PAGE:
Hilary Clinton gave a lecture yesterday at UCLA, and in the midst of her full-throated defense of the basic benefits of the law, some interesting subtext emerged. Politico:
Clinton suggested she’s open to different ways of achieving the health law’s goals. She praised Arkansas — the state where she and her husband rose to political fame — for carrying out a new approach to expanding Medicaid coverage, by using the federal money to buy private health insurance for more than 100,000 low-income residents […]Clinton has already suggested she’s open to changes in the law, particularly for small-business owners who are worried about the impact of the law and for people whose work hours are being reduced so their employers don’t have to offer them health coverage.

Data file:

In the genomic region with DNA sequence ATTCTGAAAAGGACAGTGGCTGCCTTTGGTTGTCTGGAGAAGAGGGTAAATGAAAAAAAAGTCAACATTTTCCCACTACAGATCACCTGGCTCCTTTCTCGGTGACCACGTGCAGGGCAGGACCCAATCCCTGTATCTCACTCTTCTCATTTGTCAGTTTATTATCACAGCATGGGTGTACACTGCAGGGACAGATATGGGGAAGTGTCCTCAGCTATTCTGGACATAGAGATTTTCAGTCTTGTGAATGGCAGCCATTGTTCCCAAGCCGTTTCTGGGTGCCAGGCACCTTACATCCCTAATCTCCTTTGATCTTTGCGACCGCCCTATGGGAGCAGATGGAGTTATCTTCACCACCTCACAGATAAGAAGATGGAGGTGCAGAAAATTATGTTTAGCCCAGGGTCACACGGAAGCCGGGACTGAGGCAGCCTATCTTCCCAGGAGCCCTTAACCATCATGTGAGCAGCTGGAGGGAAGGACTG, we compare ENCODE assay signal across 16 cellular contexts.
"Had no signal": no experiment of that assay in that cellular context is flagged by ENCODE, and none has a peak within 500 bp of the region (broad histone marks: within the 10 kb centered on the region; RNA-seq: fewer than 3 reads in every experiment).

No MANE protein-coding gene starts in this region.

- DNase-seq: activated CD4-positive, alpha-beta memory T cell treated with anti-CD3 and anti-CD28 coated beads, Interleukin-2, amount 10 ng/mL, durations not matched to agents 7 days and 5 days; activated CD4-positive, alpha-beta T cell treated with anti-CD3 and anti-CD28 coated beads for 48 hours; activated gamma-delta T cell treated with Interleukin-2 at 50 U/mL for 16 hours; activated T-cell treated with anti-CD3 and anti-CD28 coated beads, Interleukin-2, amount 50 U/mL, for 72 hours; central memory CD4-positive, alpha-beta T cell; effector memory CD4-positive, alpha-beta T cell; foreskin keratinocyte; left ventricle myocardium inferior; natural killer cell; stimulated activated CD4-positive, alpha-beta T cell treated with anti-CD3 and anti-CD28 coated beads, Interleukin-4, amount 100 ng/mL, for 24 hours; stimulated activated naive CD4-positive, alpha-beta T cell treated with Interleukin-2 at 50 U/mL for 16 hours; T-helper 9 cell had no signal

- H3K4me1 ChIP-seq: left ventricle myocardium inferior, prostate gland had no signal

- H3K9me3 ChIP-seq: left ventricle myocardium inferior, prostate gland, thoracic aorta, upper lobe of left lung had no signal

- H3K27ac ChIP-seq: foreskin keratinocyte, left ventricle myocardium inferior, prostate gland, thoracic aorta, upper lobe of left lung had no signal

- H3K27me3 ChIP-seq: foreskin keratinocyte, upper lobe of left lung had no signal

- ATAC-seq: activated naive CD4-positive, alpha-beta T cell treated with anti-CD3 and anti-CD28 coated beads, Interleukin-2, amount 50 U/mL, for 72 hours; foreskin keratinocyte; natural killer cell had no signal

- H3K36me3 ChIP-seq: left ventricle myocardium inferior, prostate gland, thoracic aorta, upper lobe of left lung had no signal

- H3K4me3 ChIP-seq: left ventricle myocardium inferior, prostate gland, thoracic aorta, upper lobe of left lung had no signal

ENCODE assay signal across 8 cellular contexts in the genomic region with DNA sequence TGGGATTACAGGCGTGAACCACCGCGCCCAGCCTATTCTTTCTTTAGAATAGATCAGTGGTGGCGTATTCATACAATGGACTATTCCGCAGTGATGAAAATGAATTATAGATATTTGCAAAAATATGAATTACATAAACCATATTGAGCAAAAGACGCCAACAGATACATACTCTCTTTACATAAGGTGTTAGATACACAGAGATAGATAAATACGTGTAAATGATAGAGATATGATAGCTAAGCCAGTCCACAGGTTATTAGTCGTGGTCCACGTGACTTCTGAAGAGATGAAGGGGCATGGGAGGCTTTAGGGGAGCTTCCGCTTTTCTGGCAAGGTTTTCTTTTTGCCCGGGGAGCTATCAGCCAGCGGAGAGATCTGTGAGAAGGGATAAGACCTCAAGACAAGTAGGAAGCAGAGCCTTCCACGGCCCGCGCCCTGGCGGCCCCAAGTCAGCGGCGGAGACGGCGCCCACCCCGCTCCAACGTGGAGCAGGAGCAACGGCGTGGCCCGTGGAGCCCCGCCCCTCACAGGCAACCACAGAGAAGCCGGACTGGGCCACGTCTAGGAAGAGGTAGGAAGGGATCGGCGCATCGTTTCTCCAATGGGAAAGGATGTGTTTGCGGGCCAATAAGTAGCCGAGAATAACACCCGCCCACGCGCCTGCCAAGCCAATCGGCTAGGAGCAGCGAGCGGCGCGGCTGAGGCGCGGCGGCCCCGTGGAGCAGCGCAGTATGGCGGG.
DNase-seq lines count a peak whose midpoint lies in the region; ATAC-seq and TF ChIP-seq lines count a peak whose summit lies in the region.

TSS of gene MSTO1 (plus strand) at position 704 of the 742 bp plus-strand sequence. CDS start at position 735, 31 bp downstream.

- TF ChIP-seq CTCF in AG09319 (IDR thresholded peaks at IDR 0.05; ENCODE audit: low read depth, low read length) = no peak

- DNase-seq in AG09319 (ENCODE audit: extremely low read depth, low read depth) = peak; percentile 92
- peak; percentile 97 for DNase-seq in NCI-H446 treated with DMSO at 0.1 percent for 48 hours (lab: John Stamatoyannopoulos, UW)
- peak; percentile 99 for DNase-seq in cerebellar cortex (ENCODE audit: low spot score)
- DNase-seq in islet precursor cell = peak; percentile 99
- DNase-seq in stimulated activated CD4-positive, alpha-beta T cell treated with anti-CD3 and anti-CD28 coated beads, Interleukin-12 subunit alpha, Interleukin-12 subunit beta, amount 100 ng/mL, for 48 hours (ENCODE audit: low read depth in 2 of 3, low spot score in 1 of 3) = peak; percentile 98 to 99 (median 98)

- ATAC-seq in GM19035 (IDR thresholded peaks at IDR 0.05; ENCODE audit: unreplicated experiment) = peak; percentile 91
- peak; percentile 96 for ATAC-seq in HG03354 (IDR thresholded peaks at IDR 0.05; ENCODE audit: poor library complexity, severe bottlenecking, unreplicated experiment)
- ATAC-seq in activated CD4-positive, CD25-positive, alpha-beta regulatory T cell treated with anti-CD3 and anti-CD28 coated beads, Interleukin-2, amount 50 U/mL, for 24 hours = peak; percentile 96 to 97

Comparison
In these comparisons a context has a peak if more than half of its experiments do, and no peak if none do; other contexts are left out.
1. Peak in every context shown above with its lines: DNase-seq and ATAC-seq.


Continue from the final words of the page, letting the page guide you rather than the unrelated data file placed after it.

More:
Of course she’s not going to come out and disown Obamacare, and its likely that much of her support for the law is genuine. But in signaling her willingness to revisit certain provisions, she’s embodying a new Democratic approach to the law. Democrats are increasingly open about admitting the flaws of the law even as they continue to defend it against repeal.Some of where this newfound flexibility takes them still poses a problem for conservative ACA critics. They think, for example, that the Arkansas approach praised by Clinton is a mess. But nevertheless the left’s new willingness to cop to the law’s flaws is definitely a shift the critics can appreciate.If this keeps up through the midterms, it could become a nexus joining some of the more moderate critics of the law to its supporters. As left-of-center wonks like Matt Yglesias have argued, the most plausible conservative replacement plans for Obamacare currently out there have some overlap with the ACA. Though Yglesias may be overstating his case, it’s true that there would be ways to tweak the existing ACA so that it became more like a law the center-right could get behind. Perhaps that’s just what we would see from a Clinton presidency.